Understanding Cat Dandruff

Cat dandruff is a condition in which your pet sheds dead skin at an excessive rate. Not to be confused with cat dander, which is a normal process that involves your pet discarding dead skin cells, cat dandruff is not commonly associated with human allergies. However, it may signal a health condition that requires your attention and treatment.

Causes of Cat Dandruff

There are a number of potential causes of excessive cat dandruff. Typically, parasite infestations are the most common of these conditions, although your pet may experience dandruff as a result of other skin conditions as well. Infections, cancer and systemic diseases may contribute to cat dandruff. Obesity is another health condition that frequently leads to feline dandruff problems, and allergies can contribute too. Sunburns and a dry atmosphere may exacerbate existing dandruff, or may serve as the primary cause of the condition.

Symptoms of Cat Dandruff

The primary symptom of cat dandruff is excessive shedding of skin. You may notice flakes of skin on your pet's fur or around his bedding. Pets with dandruff tend to have skin that is dry to the touch, and you may notice some irritation or other signs of dryness. Your cat may also experience itchiness, and may spend an unusual amount of time scratching his skin. This contributes to the shedding as well, and may also make your pet more uncomfortable in the long run.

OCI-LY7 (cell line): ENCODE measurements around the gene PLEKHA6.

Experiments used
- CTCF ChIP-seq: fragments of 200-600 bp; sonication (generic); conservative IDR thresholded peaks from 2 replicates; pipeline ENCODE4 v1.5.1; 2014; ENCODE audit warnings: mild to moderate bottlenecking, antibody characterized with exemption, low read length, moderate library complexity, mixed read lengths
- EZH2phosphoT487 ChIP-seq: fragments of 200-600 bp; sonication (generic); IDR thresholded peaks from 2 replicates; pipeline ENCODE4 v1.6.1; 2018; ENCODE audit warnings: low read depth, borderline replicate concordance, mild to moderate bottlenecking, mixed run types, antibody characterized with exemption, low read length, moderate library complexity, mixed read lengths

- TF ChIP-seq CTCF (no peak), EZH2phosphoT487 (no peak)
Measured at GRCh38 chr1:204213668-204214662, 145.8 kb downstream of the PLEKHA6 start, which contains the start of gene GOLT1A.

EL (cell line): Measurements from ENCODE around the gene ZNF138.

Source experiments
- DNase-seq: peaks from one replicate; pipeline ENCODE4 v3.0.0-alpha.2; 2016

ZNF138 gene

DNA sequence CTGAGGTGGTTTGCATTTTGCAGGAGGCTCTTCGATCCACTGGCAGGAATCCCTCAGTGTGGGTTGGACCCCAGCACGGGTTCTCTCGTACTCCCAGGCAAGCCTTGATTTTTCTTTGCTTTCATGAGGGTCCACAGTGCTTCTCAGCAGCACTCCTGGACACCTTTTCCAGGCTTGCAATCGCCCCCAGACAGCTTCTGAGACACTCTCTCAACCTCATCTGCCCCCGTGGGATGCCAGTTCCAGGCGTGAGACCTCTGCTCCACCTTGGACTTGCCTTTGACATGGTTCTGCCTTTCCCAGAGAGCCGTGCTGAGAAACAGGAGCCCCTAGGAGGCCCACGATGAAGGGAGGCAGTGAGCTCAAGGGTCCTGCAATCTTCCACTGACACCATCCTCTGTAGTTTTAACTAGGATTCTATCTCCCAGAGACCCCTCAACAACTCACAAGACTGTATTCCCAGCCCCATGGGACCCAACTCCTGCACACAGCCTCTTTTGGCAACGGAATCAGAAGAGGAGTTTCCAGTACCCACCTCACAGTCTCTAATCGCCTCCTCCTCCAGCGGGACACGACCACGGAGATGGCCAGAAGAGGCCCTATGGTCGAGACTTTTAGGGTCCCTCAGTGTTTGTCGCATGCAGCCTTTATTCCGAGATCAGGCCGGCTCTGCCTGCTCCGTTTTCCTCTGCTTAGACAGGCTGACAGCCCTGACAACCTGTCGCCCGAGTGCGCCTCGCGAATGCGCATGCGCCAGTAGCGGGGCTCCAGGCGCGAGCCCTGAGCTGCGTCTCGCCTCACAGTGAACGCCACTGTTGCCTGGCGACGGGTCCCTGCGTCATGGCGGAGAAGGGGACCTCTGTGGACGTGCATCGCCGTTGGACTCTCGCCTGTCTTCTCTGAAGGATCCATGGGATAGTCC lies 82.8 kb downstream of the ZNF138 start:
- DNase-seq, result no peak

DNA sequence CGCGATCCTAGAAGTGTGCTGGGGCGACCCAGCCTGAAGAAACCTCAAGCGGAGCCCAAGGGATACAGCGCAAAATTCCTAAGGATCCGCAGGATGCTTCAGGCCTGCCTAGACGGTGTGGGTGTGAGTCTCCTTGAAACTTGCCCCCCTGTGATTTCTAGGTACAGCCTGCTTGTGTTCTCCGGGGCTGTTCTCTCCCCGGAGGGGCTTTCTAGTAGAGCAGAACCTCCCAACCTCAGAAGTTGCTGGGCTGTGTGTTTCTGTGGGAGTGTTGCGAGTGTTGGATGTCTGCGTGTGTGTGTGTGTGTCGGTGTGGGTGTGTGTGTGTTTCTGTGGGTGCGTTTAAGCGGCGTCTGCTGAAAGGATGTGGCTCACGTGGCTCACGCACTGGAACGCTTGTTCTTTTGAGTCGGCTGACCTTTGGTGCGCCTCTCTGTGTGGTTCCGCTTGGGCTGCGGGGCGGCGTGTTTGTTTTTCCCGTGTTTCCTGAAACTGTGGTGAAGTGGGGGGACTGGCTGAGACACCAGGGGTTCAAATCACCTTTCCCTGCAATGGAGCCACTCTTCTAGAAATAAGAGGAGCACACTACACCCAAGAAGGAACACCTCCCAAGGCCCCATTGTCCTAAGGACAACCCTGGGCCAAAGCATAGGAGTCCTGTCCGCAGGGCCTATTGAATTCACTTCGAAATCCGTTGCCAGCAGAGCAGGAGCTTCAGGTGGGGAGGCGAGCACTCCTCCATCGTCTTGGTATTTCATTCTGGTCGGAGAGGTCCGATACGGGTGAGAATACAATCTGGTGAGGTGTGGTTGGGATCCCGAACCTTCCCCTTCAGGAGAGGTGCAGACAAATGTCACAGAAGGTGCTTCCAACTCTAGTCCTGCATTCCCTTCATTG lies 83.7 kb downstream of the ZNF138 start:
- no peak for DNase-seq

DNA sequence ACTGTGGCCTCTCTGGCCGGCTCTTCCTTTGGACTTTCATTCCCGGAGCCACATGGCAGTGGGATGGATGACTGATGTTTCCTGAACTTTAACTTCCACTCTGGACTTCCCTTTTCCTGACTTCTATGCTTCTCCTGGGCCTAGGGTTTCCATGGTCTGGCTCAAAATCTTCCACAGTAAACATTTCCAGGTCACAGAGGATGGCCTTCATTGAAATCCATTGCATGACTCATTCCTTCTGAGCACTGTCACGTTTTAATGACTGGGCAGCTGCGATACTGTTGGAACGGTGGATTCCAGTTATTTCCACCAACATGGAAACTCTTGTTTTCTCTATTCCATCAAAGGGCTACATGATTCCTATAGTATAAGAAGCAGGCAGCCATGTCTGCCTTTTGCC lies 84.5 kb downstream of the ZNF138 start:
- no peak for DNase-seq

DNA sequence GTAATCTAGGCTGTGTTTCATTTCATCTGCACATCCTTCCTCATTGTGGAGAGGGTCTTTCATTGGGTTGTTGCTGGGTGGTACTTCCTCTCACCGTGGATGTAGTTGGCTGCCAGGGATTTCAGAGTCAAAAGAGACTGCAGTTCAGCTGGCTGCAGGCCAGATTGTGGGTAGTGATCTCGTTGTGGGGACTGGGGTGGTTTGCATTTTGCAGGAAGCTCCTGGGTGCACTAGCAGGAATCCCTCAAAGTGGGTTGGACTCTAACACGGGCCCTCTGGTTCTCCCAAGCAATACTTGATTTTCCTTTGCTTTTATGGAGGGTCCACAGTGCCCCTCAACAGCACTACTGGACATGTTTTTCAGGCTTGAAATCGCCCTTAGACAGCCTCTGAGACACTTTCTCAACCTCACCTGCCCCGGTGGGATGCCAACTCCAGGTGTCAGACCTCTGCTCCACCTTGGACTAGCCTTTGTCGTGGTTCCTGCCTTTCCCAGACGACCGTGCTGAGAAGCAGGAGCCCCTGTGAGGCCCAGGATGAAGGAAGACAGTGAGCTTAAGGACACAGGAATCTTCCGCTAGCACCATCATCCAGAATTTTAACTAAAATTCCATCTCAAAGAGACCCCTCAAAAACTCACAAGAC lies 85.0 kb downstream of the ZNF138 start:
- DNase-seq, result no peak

Diagnosing and Treating Cat Dandruff

If you notice an abnormally large quantity of cat dander around your home, or if your pet seems to display any of the symptoms listed above, schedule an appointment with a veterinarian in order to have your cat examined. The vet will diagnose the condition by conducting a thorough physical analysis. He'll look not only for signs of dandruff, but also for potential symptoms or warning signs that may indicate a serious underlying medical condition.

If your vet suspects that your cat may be suffering from dandruff as a result of parasites of some kind, such as mites, fleas or ticks, he may schedule a skin sample test. This test requires that your vet take a small skin scraping for examination under a microscope. It is a quick and painless test that can be completed in a routine trip to the vet's office.

After diagnosing the cause of your pet's dandruff, your veterinarian will recommend a treatment plan accordingly. For allergy-related dandruff, it's important to determine the source of your pet's allergy so that you can remove the offending allergen from his environment. For obese cats, a weight loss diet and exercise program can help to clear up dandruff. If your pet suffers from dry skin in the house, you may wish to install a humidifier. Finally, there are prescription anti-dandruff shampoos that you can use to help address the issue. These shampoos are designed specifically for cats, and it is important that you not use a human anti-dandruff shampoo for your pet.

If you have any other questions or concerns about your pet's dandruff, or if your pet's symptoms don't clear up within 2 weeks of initial treatment, consult with a veterinarian.